115 miles with Sacred Grass Cutters, Resers surface, Rocky Joins

Discussion in 'Recumbent bicycles' started by Cycle America/N, Jun 4, 2003.

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  1. Mighty Jim Muellner continues to make small work of a task that would challenge even the most fit of
    athletes. Day in day out without the aid of massage practitioners, special foods or any kind of sag
    support, this giant of a man is making a mockery of his 67 years. And to top it off, he has enough
    left over to keep our eyes filled to the brim with his fun descriptions of the roads on which he
    finds himself. Indeed this man's crossing of the US (he may go all the way!) is already raising the
    bar for what we, as cyclists, can expect from ourselves as we grow into our older years. Too much!!

    We heard from the Reser brothers today! They are cranking along, much We heard from the Reser
    brothers today! They are cranking along, much enjoying the ride albeit cut off from the on line
    world with a broken Pocket Mail device (only the second time this has happened to any of our many
    TransAm riders over the last 5 years). In other exciting news, Jeff Longtin and Peter Borgen left St
    Paul MN today . Their send off was blessed by Mayor Randy Kelly. We soon should be hearing from
    them! And if that's not enough, the city of Des Moines and Bike World are building a huge reception
    for our riders. Owner and TransAmn vet, Forest Ridgeway knows what the open road is like, so he has
    deputized one of his able promoters, Josh Lukins to make sure our riders are made to feel like the
    heroes they are! And Josh has teamed up with Mayor Preston Daniels senior scheduler, Lorna Davros,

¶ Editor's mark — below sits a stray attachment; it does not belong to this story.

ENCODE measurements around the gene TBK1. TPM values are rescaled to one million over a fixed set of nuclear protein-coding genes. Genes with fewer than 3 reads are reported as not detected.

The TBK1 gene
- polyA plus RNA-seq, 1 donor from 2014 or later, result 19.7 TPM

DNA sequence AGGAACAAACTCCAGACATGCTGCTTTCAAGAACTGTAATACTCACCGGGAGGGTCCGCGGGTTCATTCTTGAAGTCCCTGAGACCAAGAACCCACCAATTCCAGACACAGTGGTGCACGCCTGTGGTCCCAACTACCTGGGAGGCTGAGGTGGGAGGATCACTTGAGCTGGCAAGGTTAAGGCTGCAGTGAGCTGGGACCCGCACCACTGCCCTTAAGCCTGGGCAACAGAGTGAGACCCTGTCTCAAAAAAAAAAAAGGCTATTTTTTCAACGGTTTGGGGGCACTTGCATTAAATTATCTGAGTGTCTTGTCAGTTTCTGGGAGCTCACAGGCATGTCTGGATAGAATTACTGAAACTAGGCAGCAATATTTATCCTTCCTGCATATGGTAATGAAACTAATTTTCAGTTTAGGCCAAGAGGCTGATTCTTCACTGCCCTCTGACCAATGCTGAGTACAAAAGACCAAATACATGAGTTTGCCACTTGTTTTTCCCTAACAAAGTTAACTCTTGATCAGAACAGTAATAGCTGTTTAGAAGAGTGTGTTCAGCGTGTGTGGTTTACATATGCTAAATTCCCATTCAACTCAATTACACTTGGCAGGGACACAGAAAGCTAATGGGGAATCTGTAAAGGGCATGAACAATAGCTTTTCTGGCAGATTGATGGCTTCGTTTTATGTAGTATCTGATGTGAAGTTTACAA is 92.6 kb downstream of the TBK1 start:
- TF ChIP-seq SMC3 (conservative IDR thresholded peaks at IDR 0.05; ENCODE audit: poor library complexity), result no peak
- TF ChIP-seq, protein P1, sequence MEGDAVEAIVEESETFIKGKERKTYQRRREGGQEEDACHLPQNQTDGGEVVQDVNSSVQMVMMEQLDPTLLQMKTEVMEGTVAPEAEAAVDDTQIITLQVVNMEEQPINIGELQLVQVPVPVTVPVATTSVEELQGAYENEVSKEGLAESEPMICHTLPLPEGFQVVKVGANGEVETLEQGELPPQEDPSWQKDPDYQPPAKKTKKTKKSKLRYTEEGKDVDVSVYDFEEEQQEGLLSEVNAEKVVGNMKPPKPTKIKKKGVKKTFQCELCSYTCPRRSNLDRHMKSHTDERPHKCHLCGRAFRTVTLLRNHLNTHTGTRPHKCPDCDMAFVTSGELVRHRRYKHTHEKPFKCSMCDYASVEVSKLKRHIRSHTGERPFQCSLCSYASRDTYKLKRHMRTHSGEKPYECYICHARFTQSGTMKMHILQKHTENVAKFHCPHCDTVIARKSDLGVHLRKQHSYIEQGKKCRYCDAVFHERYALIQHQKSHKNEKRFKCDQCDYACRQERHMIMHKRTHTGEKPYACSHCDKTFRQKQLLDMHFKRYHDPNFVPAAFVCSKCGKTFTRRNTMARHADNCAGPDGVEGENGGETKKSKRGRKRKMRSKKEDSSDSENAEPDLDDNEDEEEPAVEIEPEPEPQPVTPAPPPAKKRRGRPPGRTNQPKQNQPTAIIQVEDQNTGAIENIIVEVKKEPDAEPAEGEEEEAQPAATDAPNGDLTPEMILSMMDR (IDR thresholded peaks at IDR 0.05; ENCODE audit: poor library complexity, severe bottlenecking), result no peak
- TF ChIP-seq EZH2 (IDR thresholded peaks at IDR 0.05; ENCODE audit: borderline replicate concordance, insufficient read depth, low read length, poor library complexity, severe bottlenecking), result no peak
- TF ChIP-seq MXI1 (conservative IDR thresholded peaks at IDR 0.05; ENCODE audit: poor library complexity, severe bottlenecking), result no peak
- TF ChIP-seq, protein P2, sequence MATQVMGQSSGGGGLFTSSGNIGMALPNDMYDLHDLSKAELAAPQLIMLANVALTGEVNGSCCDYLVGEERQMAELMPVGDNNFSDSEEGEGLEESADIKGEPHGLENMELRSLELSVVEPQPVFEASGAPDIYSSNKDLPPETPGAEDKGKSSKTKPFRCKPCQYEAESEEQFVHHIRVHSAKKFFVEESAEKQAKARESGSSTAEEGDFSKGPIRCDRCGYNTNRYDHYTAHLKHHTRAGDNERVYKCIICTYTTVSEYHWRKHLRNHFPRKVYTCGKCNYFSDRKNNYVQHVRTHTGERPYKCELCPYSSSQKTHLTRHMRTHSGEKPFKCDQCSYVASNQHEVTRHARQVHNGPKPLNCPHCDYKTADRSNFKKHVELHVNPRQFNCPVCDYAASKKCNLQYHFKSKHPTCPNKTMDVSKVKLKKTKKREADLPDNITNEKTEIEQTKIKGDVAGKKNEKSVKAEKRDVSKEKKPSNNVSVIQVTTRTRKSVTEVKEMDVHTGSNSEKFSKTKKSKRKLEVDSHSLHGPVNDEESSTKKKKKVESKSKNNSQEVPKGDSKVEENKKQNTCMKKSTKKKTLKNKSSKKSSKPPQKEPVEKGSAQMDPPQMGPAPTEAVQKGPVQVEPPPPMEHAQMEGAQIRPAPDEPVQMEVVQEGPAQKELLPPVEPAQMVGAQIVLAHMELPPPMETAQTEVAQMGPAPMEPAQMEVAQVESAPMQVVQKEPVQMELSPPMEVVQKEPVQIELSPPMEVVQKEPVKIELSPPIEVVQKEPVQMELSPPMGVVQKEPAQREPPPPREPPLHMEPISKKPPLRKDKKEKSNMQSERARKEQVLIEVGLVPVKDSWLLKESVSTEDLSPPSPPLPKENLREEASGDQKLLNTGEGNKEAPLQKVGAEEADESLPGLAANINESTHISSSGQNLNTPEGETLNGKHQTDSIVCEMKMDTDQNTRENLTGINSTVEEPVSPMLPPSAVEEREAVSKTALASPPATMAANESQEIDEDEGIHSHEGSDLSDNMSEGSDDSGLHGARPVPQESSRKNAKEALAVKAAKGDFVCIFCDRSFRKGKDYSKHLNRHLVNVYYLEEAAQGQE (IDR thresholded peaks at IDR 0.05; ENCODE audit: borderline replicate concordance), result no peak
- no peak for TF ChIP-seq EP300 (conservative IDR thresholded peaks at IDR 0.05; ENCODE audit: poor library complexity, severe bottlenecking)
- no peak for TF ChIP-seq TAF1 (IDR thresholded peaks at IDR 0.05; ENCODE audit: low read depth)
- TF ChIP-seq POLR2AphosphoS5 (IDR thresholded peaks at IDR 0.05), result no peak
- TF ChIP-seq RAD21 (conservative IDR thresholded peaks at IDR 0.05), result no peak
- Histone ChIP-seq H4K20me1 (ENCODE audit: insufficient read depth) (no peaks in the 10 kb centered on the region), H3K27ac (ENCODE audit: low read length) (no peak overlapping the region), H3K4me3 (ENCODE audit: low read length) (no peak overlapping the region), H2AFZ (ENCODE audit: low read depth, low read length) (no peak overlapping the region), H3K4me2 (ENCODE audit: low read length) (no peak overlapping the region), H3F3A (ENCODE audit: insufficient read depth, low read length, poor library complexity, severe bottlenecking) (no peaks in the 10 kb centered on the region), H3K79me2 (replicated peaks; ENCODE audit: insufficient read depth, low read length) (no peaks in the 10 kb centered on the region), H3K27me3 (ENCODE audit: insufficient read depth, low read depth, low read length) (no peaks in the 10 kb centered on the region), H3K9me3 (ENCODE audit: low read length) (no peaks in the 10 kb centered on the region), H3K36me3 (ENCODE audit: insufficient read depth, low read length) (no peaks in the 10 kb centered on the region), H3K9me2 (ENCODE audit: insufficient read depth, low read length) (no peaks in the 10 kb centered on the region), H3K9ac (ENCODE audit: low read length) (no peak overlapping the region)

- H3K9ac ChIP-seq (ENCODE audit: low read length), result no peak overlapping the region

to make sure no stone is left unturned!! WOW!!

    And more later but Rocky Brown signed on to take the Boise to Portland relay leg that Skot Paschal
    rode thru the fires for us on last year. Here's Jim:
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    Hi You dry people:

    Tho April Showers May come your way they bring the flowers that bloom in May. I think it should
    be: May and June showers WILL come your way, but they bring wet tires that make a rooster (tail,
    ed) without an egg.

    The day started well, however as time wore on the rain drops came and continued the rest of the day.
    It did produce some neat effects on the numerous cattle. They all looked clean and shiny. The new
    little calves learn fast and put their rear ends toward the rain. I always imagine they are saying
    to their moms, 'I liked it better inside'. I am always impressed how patient the cows are as these
    little calves learn how to nurse. -- punching the utter to get things started. Life is so
    fascinating. I remember having to hand nurse a calf once and the calf would punch my leg whenever I
    came into its pen.

    Missed an item from the trail riding that I did a few days ago. We were surrounded by tall trees and
    water on both sides. Suddenly you would see a dome from some power plant, you could imagine it being